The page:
At the 4th Annual Inclusive Voices community exchange luncheon, youth issues took center stage. Hosted by the Program to Aid Citizen Enterprise, the yearly event brings together some of Pittsburgh’s most influential leaders and voices.
“PACE was formed upon the assassination of (Rev. Dr.) Martin Luther King Jr. and the civil unrest that followed in our community. We noted some of the concerns youth had at two different points in time, but they remain critical issues today,” said Bob Nelkin, president of the United Way and who served as master of ceremonies. “You have the same opportunity today. You may have a wonderful conversation today and you may have a very powerful conversation.”
|JUDGE LIVINGSTON JOHNSON
Although each table in the Omni William Penn grand ballroom March 30 veered in different topic directions, many found themselves discussing the direction today’s youth are headed in. Led by a group of 29 conversationalists, the guests also talked about issues like government, public safety and development.
“When I was on the bench from 1975 to 1985, marijuana was the primary drug I saw. But now it’s endemic,” said Livingstone Johnson retired Court of Common Please judge. “The other difference is in all of these children, I saw only two homicides. Now there are so many more.”
Reflecting on his years as a Pennsylvania judge, Johnson, who served as a conversationalist at one of the tables, said he has seen an increase in gun violence among youth. However, he also compared the Black and White parents who visited his courtroom to support their children.
“I saw a huge difference in the large number of Blacks who flooded my courtrooms compared to the number of Whites. I just tried to be even because if I was even, no White kid could come to my courtroom and say I was being prejudice,” Johnson said. “When the Black parents came in, they were all ready to let the government handle their kid. There wasn’t the issue of pride like the White parents. In the schools, if they have a Black kid in front of them, it’s expulsion. If it’s a White kid, they’re gonna call the home. This kind of discretion in the schools relates to the courtroom.”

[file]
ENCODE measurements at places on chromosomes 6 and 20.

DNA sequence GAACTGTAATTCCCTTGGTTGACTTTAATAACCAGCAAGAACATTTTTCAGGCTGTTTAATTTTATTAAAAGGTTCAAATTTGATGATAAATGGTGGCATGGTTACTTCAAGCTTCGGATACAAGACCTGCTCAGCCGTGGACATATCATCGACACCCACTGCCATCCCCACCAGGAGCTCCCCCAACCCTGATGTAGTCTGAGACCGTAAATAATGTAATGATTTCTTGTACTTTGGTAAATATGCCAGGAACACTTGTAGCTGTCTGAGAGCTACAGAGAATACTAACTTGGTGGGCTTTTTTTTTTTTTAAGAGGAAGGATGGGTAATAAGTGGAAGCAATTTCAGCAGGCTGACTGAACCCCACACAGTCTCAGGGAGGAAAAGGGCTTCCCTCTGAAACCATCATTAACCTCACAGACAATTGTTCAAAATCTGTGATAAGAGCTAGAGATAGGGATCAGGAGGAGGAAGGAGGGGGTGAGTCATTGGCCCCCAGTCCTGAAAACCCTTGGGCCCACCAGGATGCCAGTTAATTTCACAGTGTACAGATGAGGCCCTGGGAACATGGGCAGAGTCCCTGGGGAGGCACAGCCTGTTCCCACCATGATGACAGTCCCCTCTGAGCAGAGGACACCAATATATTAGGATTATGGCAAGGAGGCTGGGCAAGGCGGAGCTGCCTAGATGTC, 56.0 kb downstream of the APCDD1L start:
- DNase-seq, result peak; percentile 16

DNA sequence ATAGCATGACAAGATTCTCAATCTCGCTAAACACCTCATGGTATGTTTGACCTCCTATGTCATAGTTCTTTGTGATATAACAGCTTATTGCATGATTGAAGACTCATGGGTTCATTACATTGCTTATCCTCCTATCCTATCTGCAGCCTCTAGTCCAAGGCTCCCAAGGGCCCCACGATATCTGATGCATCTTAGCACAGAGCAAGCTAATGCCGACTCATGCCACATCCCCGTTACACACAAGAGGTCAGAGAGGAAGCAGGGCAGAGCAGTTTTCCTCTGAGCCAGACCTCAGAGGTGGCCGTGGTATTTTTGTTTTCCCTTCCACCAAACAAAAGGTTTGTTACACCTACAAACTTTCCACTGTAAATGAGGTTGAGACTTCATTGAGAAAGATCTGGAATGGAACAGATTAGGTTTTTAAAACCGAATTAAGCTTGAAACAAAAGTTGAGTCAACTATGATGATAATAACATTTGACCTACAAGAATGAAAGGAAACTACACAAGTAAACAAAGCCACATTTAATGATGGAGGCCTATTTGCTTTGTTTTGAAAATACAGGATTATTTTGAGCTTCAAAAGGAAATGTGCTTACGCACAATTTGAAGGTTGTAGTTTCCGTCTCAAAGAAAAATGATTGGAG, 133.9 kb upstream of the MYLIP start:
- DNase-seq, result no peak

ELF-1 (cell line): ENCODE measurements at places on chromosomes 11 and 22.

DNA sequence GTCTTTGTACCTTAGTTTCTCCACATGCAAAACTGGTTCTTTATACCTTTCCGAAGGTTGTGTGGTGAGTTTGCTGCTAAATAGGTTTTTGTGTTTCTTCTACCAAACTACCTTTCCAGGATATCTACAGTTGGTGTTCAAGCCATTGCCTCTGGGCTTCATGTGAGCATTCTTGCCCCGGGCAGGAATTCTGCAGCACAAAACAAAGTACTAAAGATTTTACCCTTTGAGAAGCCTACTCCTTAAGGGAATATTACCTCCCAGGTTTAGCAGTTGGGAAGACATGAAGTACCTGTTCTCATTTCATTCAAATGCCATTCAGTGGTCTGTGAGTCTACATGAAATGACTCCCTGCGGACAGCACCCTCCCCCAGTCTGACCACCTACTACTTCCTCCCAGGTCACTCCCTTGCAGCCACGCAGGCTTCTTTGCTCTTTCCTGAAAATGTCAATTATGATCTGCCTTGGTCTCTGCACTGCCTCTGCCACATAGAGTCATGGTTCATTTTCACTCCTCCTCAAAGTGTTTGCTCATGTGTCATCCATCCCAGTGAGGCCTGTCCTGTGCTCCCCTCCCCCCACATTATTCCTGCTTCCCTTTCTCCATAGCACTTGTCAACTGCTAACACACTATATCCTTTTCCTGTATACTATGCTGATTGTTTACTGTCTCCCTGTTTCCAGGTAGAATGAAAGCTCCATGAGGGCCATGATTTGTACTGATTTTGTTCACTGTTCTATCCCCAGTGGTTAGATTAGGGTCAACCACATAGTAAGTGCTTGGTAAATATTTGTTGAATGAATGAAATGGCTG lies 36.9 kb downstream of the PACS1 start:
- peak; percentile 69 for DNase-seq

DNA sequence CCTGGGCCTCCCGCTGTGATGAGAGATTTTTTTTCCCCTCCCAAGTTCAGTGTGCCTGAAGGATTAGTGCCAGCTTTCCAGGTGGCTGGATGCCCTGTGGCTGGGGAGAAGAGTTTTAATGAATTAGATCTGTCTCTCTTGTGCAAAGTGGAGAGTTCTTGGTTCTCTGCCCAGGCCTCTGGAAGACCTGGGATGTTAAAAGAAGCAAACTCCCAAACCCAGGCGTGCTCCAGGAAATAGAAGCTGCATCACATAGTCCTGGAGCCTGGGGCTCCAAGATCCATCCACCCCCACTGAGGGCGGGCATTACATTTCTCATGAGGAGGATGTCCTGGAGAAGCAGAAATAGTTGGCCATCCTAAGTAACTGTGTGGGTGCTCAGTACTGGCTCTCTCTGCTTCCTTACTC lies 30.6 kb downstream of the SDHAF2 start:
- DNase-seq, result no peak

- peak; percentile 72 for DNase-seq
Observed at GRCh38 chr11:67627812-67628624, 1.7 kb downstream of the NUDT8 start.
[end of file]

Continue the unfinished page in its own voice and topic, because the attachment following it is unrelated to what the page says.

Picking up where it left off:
Johnson’s table was made up of staff from Three Rivers Youth, a social service agency dealing with at-risk youth and struggling families. They were all too familiar with the troubled youth Johnson saw in his courtroom on a daily basis.
“I work with homeless teens and my issue with them is while they were homeless, they have committed a crime so how do we get that expunged because it may keep them from getting a job,” said Myra Powell, supervisor of health & human service programs. “What I hear from the young people is, ‘I’m not going to be able to get a job so I might as well stay in the streets.’”
While the guests discussed the legal troubles these children face, they also talked about the culture they live in and how this environment and the sometimes negative guidance of their parents has played a key role in pushing them toward trouble.
“Our parents today want to blame everyone but the kid. The parents can’t take responsibility so how can they teach responsibility,” Powell said. “Our kids have had some terrible things happen to them, things I don’t even know if I’d be able to make it through.”
They said a lot of what social services organizations are able to do is provide youth with hope, by showing them another way of life. As one of the event’s facilitator sponsors, Three Rivers Youth works with PACE to fulfill this mission
“I think too many of our young people don’t believe in themselves. Someone has to instill hope in them. There’s no respect of self. They get immune to (violence),” said Melva Hartzog, director of educational and transitional services, Three Rivers Youth. “It’s because of the environment they’re in. It’s about being able to show them there’s another way.”
PACE is a nonprofit organization formed more than 40 years ago through a partnership with the United Way of Allegheny County, the Health and Welfare Association, the Allegheny Conference on Community Development and key leaders in the African-American community. Their yearly event is an opportunity to spark dialogue and conversations between people with different experiences and serve as a catalyst for creativity and growth.
“I know there were a lot of spirited conversations going on,” said Fred Griffin, PACE commissioner and Inclusive Voices committee member. “Wasn’t this a great way to encourage the spirit of diversity in our community?”